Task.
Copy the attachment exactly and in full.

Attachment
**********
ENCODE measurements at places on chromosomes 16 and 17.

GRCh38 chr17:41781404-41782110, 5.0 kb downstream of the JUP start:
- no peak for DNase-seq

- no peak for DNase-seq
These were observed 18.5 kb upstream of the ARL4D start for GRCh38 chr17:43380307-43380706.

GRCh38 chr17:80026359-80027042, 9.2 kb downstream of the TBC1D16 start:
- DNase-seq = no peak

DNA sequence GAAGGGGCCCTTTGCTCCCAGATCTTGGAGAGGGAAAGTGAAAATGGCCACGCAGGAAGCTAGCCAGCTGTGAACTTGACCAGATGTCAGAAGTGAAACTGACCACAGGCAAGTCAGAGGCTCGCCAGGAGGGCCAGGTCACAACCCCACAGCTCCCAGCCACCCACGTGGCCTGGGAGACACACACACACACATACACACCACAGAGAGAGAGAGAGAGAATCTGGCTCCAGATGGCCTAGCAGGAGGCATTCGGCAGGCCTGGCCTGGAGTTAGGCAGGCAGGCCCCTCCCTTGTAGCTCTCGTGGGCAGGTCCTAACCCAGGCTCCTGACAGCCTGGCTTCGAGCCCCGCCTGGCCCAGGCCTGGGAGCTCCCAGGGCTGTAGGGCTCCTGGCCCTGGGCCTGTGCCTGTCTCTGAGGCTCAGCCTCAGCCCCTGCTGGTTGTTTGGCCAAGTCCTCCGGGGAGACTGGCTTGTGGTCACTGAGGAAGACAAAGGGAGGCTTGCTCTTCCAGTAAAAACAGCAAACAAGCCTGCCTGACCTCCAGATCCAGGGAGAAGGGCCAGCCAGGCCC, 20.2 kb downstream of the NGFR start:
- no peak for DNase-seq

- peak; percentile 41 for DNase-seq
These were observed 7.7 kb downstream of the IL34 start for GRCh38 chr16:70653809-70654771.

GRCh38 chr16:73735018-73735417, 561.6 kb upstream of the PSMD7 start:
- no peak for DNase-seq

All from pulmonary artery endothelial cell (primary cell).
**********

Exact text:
ENCODE measurements at places on chromosomes 16 and 17.

GRCh38 chr17:41781404-41782110, 5.0 kb downstream of the JUP start:
- no peak for DNase-seq

- no peak for DNase-seq
These were observed 18.5 kb upstream of the ARL4D start for GRCh38 chr17:43380307-43380706.

GRCh38 chr17:80026359-80027042, 9.2 kb downstream of the TBC1D16 start:
- DNase-seq = no peak

DNA sequence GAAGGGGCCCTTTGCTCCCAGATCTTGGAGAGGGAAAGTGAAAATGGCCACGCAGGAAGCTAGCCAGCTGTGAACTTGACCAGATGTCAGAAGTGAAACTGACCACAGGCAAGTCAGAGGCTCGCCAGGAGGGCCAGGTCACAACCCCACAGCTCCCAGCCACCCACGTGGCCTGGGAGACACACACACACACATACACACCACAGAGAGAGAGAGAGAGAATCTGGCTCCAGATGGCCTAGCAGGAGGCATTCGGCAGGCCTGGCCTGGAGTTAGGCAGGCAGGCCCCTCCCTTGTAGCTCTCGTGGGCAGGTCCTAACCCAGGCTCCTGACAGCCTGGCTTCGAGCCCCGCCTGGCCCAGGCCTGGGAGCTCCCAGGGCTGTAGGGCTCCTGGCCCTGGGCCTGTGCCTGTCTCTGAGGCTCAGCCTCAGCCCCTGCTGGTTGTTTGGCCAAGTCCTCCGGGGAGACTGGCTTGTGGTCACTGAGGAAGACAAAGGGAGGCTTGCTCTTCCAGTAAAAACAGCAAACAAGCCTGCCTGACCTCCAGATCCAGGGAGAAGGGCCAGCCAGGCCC, 20.2 kb downstream of the NGFR start:
- no peak for DNase-seq

- peak; percentile 41 for DNase-seq
These were observed 7.7 kb downstream of the IL34 start for GRCh38 chr16:70653809-70654771.

GRCh38 chr16:73735018-73735417, 561.6 kb upstream of the PSMD7 start:
- no peak for DNase-seq

All from pulmonary artery endothelial cell (primary cell).